The Hemingses of Monticello

It would be difficult to exaggerate the importance of the groundbreaking The Hemingses of Monticello, winner of the National Book Award for nonfiction. As Annette Gordon-Reed points out in her meticulously researched narrative, many others have inquired into the emotional and private life of Thomas Jefferson, especially the historian Fawn Brodie in Thomas Jefferson: An Intimate History (1974). Brodie’s controversial work was praised and attacked because it was highly speculative. On the one hand, certain critics admired her effort to reconstruct Jefferson’s affairs with Sally Hemings and Maria Cosway, even when evidence was absent. However, to make her point, Brodie had to resort to a kind of psychohistory that many professional historians disparaged. Gordon-Reed made great advances on Brodie’s approach in Thomas Jefferson and Sally Hemings: An American Controversy (1997), but she did not argue then that there was conclusive evidence linking the two in a sexual liaison. Instead, she pointed out how previous historians (some of them racist) had discounted the stories about Hemings’s importance in Jefferson’s life and denied that he could have possibly mated with a slave. Jefferson was sanctified, and Hemings was disparaged.

Gordon-Reed’s first book on Jefferson and Hemings received respectful reviews because of her impeccable scholarship and handling of Jefferson historiography. The subsequent availability of DNA evidence that made it virtually certain that Jefferson had fathered children by Hemings shifted the ground, so much so that historians such as Joseph Ellis could no longer doubt Jefferson’s relationship with Hemings and his role as the father of her children.

In The Hemingses of Monticello, Gordon-Reed goes much further than her previous book in fully imagining the world in which Jefferson interacted with his slaves. This was an environment in which the Jefferson and Wayles families were intertwined with the marriage of Jefferson to Martha Wayles and with his inheritance of his wife’s property and slaves, including several of the Hemingses. Sally Hemings, the daughter of slave master John Wayles and thus the half sister of Jefferson’s wife Martha, grew up in the privileged atmosphere of house slaves treated with special care by Jefferson himself.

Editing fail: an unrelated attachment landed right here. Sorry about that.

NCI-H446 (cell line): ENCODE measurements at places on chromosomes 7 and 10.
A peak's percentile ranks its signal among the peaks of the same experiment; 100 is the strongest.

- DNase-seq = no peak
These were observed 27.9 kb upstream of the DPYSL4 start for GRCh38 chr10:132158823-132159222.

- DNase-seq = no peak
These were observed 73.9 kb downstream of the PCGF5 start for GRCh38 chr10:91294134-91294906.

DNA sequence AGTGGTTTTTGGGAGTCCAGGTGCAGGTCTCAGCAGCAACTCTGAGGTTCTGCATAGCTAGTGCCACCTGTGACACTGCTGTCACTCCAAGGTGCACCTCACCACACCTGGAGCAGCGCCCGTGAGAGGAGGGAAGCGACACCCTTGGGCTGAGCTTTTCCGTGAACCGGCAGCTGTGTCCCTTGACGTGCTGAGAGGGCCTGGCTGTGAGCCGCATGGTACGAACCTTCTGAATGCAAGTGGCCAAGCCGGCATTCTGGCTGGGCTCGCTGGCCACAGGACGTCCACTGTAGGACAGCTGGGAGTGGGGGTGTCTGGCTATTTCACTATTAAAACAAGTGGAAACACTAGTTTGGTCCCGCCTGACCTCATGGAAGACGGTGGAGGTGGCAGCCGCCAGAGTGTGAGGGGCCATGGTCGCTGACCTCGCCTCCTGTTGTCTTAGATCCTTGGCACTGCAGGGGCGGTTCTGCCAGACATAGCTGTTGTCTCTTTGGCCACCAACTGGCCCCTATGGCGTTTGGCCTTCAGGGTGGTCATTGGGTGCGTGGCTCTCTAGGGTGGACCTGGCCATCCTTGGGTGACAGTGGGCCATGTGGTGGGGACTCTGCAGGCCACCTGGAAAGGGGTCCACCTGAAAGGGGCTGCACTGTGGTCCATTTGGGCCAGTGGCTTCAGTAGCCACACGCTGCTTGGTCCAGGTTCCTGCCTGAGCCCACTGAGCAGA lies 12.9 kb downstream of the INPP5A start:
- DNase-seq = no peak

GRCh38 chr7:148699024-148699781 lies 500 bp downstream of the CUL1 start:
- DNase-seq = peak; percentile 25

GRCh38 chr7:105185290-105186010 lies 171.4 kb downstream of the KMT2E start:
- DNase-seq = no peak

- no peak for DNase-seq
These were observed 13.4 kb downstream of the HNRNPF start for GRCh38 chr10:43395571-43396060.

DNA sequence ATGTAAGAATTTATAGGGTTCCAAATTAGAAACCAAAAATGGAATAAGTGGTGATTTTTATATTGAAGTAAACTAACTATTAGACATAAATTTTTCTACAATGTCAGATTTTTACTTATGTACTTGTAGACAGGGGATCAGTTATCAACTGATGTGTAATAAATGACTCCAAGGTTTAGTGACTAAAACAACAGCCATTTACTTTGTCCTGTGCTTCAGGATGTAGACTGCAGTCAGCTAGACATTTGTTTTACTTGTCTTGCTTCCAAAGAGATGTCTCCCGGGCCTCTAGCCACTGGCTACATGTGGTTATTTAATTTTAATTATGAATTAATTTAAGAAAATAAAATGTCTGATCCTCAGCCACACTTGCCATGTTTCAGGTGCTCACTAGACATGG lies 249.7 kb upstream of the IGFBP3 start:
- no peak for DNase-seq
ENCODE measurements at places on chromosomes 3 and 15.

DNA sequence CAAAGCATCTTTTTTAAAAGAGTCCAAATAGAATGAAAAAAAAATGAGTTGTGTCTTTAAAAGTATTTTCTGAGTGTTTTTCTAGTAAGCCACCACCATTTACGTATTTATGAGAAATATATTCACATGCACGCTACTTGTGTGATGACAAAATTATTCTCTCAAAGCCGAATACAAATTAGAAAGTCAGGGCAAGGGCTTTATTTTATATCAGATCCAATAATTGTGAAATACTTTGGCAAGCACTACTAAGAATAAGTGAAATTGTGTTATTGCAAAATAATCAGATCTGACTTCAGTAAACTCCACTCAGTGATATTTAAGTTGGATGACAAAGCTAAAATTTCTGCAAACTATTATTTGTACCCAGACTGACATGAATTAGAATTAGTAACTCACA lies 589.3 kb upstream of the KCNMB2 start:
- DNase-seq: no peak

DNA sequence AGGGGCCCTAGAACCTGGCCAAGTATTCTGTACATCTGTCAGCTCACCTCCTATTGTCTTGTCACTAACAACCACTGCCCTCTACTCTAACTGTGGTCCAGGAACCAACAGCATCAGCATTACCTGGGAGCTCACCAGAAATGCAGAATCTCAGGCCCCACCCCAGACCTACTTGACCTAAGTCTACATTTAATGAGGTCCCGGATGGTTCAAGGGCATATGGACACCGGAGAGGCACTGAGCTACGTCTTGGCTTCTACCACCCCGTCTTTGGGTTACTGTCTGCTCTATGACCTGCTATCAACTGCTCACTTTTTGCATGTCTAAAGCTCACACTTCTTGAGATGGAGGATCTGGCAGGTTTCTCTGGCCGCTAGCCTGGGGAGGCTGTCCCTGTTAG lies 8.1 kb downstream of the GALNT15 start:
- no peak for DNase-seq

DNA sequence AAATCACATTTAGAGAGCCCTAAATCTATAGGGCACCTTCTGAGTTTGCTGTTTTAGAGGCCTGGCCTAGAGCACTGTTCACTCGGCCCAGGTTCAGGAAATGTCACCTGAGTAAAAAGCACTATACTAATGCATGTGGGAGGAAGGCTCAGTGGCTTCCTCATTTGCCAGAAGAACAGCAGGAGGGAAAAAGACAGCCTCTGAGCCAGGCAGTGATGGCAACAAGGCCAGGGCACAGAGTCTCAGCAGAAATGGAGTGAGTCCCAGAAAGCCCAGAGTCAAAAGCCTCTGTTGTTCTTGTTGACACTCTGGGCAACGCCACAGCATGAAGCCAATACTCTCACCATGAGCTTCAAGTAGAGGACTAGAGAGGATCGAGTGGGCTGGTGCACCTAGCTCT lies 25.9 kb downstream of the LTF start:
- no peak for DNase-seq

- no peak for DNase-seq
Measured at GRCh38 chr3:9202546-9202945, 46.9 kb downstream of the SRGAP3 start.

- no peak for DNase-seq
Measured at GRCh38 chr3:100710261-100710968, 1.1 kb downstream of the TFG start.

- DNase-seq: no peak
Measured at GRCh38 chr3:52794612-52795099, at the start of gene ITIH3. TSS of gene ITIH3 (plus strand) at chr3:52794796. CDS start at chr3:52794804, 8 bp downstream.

The author avoids the kind of speculative language that weakens the narratives of Brodie and others. Largely absent from Gordon-Reed’s account are such suppositional words and phrases as “must have been,” “probably,” and “perhaps.” Rather than forcing speculation about Jefferson’s motivations, she carefully charts his stays at Monticello, Paris, and Washington, D.C., noting when Hemings became part of his household, when the births of her children occurred, the instances of special treatment that the Hemings family received from Jefferson, and the commentary Jefferson’s actions provoked among his neighbors, family, political allies, and enemies. Consequently, a dense historical context is constructed that reveals how integral slavery was to Jefferson’s physical and mental well-being.

Absolutely crucial to Gordon-Reed’s argument is Jefferson’s eight-year residence in Paris. Here he cohabited with his slaves, Sally Hemings and her brother James, even arranging for James to be trained as a superlative French chef. While tracing Jefferson’s behavior, Gordon-Reed also relies on the testimony of Sally’s son, James Madison Hemings, who provides the most direct evidence of his mother’s relationship with Jefferson. Earlier historians and biographers had accused Madison (the name he preferred) of fabricating and exaggerating his connection to the Jefferson family. Similarly, the oral tradition linking the Jeffersons and the Hemingess received little respect from Jefferson scholars. Gordon-Reed demonstrates, however, that Jefferson often remained in daily contact with the Hemings family, taking considerable pride in the accomplishments of Sally’s sons.

That Jefferson did not explicitly acknowledge the existence of his African American family should not be surprising, Gordon-Reed explains. Any avowed sexual link to Sally would be usedas indeed it wasby his political enemies to attack Jefferson’s integrity. John Quincy Adams wrote satirical verse about...

(The entire section is 1774 words.)